GetFitNow: 7 Tips for Lifelong Fitness

Robert Hamilton Owens has done a lot–mountain climbing, radio and TV personality, keynote speaker, minister, Ironman®, philanthropist, triathlete, Special Ops Pararescueman, and father of five. But of all the pursuits he’s undertaken, there’s one title that best describes this literal force of nature: Robert is “The Fittest 66-Year-Old in the World.” Below are his 7 tips for lifelong fitness.

Robert Hamilton Owens, GetFitNow

1. Know your “Why”

Most people don’t have a strong enough “why” or a vision that holds them into a long-term workout plan or routine. Workouts are optional for them.

I encourage my friends and listeners: Be wise. Invest in yourself for life. If you will take one hour a day out of your 24 hours for strength conditioning and cardio exercise, you will sleep better, eat better, feel better, be healthier and sustain your sex life longer (if that’s something you care about).

I talk to overweight men and women all the time. They work hard and have saved their money for a retirement dream. But they can’t live it because of health issues that drain them of vitality and energy. Now their hard-earned money goes more and more to the doctors and medications. They become bummed and they mope.

Most people are short-term thinkers. Get smart. Invest in your future or lose it. We choose how we age. Pay now so you can play later!

2. Overall Physical Conditioning

Get in an exercise routine that challenges all of your muscles, rather than just a few. The ones we stretch and exercise will respond, so stretch and exercise all of them during a week.

I was a general exercise guy and at times a swim-bike-run guy for years. But by 55-60 years old, I felt that I was more vulnerable to pulled muscles and a bad back than ever. I was an 11-time Ironman® Finisher but knew I was only in shape for certain movements.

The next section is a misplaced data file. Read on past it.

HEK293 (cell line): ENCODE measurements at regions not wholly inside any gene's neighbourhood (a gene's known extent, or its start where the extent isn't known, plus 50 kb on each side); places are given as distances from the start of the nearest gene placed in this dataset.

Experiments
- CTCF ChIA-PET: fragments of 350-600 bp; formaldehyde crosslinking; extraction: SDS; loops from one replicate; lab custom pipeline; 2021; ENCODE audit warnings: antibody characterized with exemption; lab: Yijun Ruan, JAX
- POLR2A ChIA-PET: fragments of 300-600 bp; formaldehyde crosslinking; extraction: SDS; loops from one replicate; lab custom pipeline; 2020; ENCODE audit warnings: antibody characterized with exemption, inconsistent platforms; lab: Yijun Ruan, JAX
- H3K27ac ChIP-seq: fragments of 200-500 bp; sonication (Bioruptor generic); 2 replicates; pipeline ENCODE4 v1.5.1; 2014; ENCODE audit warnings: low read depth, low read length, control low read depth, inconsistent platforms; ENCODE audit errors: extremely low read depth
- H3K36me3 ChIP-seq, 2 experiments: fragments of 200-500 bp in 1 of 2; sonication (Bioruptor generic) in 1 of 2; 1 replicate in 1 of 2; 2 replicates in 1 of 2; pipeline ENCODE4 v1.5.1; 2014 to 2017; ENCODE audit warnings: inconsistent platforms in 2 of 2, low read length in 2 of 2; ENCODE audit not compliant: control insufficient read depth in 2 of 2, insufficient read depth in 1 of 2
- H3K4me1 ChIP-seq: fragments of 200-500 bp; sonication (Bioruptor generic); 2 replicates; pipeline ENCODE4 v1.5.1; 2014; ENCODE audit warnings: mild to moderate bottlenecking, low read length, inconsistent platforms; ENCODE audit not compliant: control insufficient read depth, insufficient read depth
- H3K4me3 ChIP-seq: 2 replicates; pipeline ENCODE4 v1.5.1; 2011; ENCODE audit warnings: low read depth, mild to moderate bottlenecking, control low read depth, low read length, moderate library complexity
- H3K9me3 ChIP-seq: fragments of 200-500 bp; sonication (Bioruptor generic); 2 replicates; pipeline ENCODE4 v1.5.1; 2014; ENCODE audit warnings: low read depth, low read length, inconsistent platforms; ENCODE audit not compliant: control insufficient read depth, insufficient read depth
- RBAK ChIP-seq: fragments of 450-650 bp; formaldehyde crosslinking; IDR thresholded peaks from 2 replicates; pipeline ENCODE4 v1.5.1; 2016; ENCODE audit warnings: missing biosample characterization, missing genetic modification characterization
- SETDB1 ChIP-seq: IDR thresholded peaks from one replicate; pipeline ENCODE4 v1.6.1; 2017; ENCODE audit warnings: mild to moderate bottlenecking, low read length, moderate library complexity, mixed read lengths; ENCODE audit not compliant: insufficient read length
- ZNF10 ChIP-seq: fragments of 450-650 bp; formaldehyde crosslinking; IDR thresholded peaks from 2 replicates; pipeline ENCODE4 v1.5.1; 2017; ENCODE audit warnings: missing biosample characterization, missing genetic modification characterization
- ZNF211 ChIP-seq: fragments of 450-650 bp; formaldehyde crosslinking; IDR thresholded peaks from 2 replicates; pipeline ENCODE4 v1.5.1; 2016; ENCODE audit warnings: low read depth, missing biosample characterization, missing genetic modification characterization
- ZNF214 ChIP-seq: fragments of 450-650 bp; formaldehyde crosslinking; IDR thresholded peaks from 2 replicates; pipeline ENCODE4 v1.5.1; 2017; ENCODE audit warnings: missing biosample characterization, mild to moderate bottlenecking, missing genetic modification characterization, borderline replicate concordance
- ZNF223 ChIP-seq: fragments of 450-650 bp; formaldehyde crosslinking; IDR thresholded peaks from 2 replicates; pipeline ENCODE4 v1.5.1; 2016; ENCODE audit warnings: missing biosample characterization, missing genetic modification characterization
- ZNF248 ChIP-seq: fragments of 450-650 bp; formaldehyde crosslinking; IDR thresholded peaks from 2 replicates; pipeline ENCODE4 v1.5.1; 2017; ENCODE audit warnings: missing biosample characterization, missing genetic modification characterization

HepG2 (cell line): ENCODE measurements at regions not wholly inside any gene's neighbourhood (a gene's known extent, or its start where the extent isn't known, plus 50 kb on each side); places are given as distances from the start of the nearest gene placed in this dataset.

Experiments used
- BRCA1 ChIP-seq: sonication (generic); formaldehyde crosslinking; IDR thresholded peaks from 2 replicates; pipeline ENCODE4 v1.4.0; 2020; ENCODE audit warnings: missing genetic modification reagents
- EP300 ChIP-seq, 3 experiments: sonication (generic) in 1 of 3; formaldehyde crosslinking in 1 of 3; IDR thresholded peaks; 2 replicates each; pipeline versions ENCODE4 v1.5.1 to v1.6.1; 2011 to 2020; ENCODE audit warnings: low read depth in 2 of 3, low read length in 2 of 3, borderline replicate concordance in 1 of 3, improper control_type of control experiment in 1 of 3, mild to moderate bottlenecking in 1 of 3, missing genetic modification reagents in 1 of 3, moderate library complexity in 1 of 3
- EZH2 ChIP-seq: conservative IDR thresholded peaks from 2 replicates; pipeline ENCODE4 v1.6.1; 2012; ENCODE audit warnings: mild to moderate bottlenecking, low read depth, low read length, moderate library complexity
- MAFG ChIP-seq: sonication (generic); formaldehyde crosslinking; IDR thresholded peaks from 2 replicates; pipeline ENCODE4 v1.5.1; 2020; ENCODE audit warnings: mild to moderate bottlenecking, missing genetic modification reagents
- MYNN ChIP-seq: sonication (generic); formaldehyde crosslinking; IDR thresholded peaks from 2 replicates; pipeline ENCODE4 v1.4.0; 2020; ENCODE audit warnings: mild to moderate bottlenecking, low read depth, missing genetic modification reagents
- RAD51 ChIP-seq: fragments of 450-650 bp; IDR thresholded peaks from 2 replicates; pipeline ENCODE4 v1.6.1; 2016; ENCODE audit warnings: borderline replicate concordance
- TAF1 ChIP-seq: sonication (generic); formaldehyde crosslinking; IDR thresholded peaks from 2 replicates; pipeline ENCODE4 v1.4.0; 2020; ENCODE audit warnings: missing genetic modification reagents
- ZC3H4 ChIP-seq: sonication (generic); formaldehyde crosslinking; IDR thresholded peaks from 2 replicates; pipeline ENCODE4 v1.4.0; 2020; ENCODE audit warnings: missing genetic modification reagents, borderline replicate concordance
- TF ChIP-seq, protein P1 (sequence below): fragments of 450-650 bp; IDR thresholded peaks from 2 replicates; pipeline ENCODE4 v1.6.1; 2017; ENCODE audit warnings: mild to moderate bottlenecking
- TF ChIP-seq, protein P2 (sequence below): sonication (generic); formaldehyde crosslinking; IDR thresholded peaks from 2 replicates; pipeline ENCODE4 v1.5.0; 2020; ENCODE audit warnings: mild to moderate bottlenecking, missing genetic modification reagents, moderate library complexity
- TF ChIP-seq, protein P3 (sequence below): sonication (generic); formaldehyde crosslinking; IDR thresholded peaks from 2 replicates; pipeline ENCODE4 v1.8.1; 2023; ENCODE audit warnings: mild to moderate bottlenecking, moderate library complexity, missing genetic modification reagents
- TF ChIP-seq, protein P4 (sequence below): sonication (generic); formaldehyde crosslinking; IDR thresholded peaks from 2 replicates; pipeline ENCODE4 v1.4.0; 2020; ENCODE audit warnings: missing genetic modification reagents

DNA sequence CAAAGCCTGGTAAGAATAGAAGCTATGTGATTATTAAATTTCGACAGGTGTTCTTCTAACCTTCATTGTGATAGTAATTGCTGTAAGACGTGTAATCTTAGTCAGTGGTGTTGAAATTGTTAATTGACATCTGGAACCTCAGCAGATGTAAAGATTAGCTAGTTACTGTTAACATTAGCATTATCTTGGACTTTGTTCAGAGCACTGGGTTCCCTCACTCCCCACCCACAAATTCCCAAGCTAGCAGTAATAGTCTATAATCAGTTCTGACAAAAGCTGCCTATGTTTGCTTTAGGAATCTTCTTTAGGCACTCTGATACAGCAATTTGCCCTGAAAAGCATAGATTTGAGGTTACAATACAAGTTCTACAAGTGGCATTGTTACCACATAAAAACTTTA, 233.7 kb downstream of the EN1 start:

So I went to a CrossFit Box (gym) and submitted myself to their weekly routine. They made me do exercises that I didn’t really want to do. However, it strengthened muscles I didn’t even know I had and I became physically, mentally and emotionally stronger than I ever thought I could be.

Now I am in a group of over-60-year-olds that encourages each other and have more confidence than we ever thought possible.

3. Strength Work

I noticed that older people get weaker. I wondered if such weakness was inevitable or if I could challenge that observation.

So I specially sought out and read about seniors who became stronger. I am not talking about body builder types but just normal exercise people who became stronger. They inspired me to not grow weaker any sooner than I naturally have to.

At 62, I went into my CrossFit and could do three dead-arm pull-ups and 15 pushups. I had done 11 Ironmans but was physically weak in so many areas.

At 65, I tested myself by doing a “Murph” CrossFit workout, which I did in this order while carrying a 20-lb backpack:
• 1-mile run
• 100 pull-ups
• 200 pushups
• 300 air squats
• Another 1-mile run

I did it in 65 minutes in combat boots and wet fatigues while running on a dirt road. I was amazed, the observers were amazed, and my kids were amazed.

Conclusions: (1) Your muscles will respond if you feed them exercise and good food; (2) I am only “old” if I act old and live stupidly... READ MORE

Rick Krusky